Carlsbad, CA (PressExposure) June 29, 2007 -- How do you travel the world? One itinerary at a time! Destination research is the heart and soul of the travel industry: top-of-the-line tour operators scout out new sites to see and new ways to see old sites in an effort to keep their edge over the competition. Students trying to cram everything into their summer trip to Europe or Asia, yet keep their costs to a minimum, pore over guidebooks and the Internet, compiling an itinerary that would intimidate their parents.
This "see it all" approach has created a demand for small group travel, custom itineraries, and more specific information about places around the globe. There's the popularity of books like 1001 Places to See Before You Die, which created a hunger in travelers to "go there and do that." There are trips, books, and life lists for birders, gardeners, fishermen, hikers, mountain climbers, and even World Heritage Site-ers.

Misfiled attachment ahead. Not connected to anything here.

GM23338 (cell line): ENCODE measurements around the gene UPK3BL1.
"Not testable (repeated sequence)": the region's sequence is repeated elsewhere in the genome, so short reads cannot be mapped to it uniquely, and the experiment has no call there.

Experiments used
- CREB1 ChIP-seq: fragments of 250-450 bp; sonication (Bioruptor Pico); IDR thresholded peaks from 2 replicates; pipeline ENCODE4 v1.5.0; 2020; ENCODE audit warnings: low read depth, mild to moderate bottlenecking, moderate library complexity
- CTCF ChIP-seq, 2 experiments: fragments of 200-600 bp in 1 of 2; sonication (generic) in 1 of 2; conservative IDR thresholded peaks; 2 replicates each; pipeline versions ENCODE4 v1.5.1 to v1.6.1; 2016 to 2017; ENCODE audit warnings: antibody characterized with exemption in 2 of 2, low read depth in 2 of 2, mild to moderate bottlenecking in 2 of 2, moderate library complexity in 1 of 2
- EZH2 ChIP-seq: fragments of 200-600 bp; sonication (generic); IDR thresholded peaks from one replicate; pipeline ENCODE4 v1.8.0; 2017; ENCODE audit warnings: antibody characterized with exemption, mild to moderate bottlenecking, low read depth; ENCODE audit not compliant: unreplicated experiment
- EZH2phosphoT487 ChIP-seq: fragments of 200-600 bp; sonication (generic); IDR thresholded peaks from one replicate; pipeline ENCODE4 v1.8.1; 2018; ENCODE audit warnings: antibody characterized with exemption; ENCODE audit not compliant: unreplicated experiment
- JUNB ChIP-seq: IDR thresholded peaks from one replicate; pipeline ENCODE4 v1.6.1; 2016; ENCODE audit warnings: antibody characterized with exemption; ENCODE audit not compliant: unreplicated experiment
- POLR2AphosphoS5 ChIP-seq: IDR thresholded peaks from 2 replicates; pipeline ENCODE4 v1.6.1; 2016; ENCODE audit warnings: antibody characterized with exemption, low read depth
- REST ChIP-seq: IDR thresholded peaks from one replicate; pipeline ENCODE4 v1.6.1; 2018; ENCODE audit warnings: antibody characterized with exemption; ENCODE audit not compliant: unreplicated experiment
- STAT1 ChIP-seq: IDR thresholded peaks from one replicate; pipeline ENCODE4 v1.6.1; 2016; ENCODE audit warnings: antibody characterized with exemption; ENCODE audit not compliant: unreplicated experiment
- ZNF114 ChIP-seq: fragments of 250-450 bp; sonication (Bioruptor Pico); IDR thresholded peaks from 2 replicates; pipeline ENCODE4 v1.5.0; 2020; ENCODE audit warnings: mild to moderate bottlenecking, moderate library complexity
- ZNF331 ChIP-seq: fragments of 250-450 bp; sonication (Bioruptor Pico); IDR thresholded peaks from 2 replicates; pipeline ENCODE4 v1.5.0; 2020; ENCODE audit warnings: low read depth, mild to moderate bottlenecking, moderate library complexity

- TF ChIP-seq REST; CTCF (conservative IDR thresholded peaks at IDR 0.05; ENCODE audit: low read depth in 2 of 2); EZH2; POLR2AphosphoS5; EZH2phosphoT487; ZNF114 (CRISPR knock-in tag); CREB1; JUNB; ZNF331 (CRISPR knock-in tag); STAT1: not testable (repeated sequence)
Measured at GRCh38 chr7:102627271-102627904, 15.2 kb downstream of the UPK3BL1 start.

The convenience and accessibility of information from the Internet has supplied the fodder for these hungry travelers. And there's a new crop of travel guidebooks that are subject-specific reference tools so travelers can solve their itinerary-planning challenges long before they reserve hotel rooms and select airfares.
Is there any subject left untouched, any stone not turned? "Flowers," comments Kate Savory, author of FLOWERtrippingâ¢ A Traveler's Guide to What's Blooming When, "there is nothing written for someone who wants to research a trip that would combine travel and flowers."
Savory's own itinerary-planning frustrations led her to compile the data on viewing flowers in bloom around the world. "Doing your own destination research opens up all sorts of possibilities for travelers. It's a 'one thing leads to another' scenario. The next thing you know, you've discovered another aspect of travel you'd like to pursue--and there's a book or a website with information for you."